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Fisherman's Hat Tips Cops Off to Sex Offender

The man who allegedly inappropriately touched a girl at Barnes and Noble book store in San Mateo recently, is suspected in committing other crimes against children.

By Bay City News

The man police say lured a girl into an isolated part of a San Mateo Barnes and Noble book store this summer to expose himself and inappropriately touch her has been arrested and stands accused of other crimes involving children, law enforcement agencies announced this week in a joint community alert.
           
A multi-agency collaborative resulted in the arrest of 70-year-old registered sex offender Christopher Miller, who also allegedly exposed himself to young children in Union City and at finally at a Mountain View Walmart, the case that led to the suspect's capture, San Mateo Sgt. Dave Norris said today.
           
"All three police agencies are thrilled to see this suspect off the street and unable to cause further harm to children," Norris said. "We are also relieved that it appears this will bring some degree of closure to victims and their families."
           
San Mateo police had been on the lookout for a suspect matching
Miller's description, one unique identifying feature was the fisherman's hat
he was allegedly wearing in all the incidents.
           
The San Mateo incident occurred around 3 p.m. June 23 when Miller
allegedly lured a 10-year-old girl from her family in the main part of the
bookstore to a secluded portion of the store near the bathrooms, surveillance
video captured. It was there, police said, that Miller allegedly exposed
himself and touched the girl inappropriately.
           
About one month later on July 25, at around 4:30 p.m., a man matching the description broadcast in the San Mateo incident exposed himself
to a mother and three young girls at a Burger King restaurant on Alvarado
Niles Road in Union City.
           
The two agencies then began working together in hopes of identifying a suspect.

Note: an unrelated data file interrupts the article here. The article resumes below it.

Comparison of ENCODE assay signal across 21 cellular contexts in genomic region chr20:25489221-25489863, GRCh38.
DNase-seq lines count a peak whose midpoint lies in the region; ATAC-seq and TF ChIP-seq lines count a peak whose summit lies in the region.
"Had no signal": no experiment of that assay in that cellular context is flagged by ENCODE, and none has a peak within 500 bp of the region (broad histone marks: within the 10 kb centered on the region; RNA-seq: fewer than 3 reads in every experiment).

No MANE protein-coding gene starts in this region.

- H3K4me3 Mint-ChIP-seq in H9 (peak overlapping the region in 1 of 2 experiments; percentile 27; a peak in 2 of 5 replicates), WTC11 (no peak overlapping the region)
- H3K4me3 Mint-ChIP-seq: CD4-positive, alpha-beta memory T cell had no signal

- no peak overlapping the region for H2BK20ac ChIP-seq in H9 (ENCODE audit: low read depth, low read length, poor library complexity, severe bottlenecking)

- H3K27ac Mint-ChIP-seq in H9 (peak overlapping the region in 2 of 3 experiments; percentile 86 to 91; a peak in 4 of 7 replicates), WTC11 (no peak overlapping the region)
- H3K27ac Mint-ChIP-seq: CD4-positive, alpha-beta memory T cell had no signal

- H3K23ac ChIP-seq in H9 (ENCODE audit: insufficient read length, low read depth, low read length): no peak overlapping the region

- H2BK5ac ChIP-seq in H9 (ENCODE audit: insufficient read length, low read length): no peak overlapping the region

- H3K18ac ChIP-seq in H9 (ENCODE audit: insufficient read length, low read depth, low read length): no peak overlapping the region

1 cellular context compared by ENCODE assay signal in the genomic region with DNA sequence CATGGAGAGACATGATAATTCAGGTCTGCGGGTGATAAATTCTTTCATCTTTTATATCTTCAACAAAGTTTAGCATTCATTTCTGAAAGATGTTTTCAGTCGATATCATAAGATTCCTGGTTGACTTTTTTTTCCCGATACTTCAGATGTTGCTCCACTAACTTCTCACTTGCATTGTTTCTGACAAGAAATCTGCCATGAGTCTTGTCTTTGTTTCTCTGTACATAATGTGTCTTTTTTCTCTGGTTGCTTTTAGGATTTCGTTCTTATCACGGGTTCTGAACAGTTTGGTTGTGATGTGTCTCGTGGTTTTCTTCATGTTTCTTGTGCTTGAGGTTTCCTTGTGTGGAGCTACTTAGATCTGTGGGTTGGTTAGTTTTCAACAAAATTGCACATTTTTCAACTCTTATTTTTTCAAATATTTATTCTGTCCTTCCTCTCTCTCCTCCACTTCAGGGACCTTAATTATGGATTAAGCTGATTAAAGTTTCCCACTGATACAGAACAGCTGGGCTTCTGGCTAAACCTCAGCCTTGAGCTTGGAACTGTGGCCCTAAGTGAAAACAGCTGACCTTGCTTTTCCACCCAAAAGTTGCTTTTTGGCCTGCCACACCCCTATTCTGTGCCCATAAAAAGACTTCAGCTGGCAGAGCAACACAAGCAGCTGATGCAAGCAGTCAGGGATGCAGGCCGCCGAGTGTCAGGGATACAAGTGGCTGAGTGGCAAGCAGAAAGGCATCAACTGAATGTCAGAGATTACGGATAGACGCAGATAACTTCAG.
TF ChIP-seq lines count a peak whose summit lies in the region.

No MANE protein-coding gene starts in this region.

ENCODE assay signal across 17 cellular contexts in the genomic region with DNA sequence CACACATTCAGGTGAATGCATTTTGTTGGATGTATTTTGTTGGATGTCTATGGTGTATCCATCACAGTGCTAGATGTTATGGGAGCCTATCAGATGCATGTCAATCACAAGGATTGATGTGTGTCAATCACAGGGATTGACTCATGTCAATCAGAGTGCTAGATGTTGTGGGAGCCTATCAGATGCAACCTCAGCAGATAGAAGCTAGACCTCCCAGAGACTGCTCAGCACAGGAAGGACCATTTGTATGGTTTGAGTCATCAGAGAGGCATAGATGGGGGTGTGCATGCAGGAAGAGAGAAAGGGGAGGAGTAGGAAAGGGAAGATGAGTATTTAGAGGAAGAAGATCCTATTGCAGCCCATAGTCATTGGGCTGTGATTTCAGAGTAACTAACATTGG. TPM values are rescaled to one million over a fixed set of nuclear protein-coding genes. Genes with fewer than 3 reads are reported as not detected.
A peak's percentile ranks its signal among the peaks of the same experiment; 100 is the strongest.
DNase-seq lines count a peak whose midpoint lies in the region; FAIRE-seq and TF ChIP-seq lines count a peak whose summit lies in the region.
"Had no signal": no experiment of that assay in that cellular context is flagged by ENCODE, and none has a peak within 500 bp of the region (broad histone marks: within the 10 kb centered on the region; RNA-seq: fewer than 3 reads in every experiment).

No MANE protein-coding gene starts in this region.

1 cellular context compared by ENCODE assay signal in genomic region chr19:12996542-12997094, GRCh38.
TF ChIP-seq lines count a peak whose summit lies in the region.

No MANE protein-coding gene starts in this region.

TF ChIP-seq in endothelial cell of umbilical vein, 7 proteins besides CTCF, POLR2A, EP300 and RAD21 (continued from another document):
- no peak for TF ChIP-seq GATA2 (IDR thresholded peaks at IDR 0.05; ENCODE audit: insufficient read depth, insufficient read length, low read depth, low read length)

It wasn't until Sept. 7 that police received a tip from a Walmart employee who called police to report an incident where Miller allegedly began touching himself while staring at two young girls. Mountain View police said the girls' mother shouted at Miller and then reported the incident to a store employee, who was able to get a description of his getaway vehicle and license plate number.
           
Mountain View police contacted San Mateo and Union City police departments and each have identified Miller as the suspect in each of the crimes. Miller was allegedly wearing his fisherman's hat in all three incidents.
           
The multi-jurisdiction case is not only a win for victims, Norris said, but also a good warning for criminals.
           
He said that the San Mateo Police Department, along with many other regional agencies, use an information sharing network known as APBnet. The network allows all agencies to see information fliers with images of suspects yet identified, suspects arrested, missing persons and other significant officer safety information. The information is sent out to many agencies, greatly enhancing law enforcement to share information and protect the communities it serves.
           
"Gone are the days when criminal suspects could avoid identification and capture by simply changing locations," Norris said. "The 'net' that police officers can cast to catch these criminals in now a 'network' -- it is wide, virtual and as fast-moving as social media," he warns.
           
Miller is in custody in the Santa Clara County Jail on charges of annoying or molesting a child under 18 with a prior conviction. He is being held under $1 million and is next due in court on Oct. 4.
           
According to San Mateo County District Attorney Steve Wagstaffe, each county's district attorney's office will have to prosecute Miller separately. Wagstaffe said his office has received police reports, but won't begin its investigation until Miller is finished facing charges in Santa Clara County.

Copyright © 2013 by Bay City News, Inc. -- Republication, Rebroadcast or any other Reuse without the express written consent of Bay City News, Inc. is prohibited.

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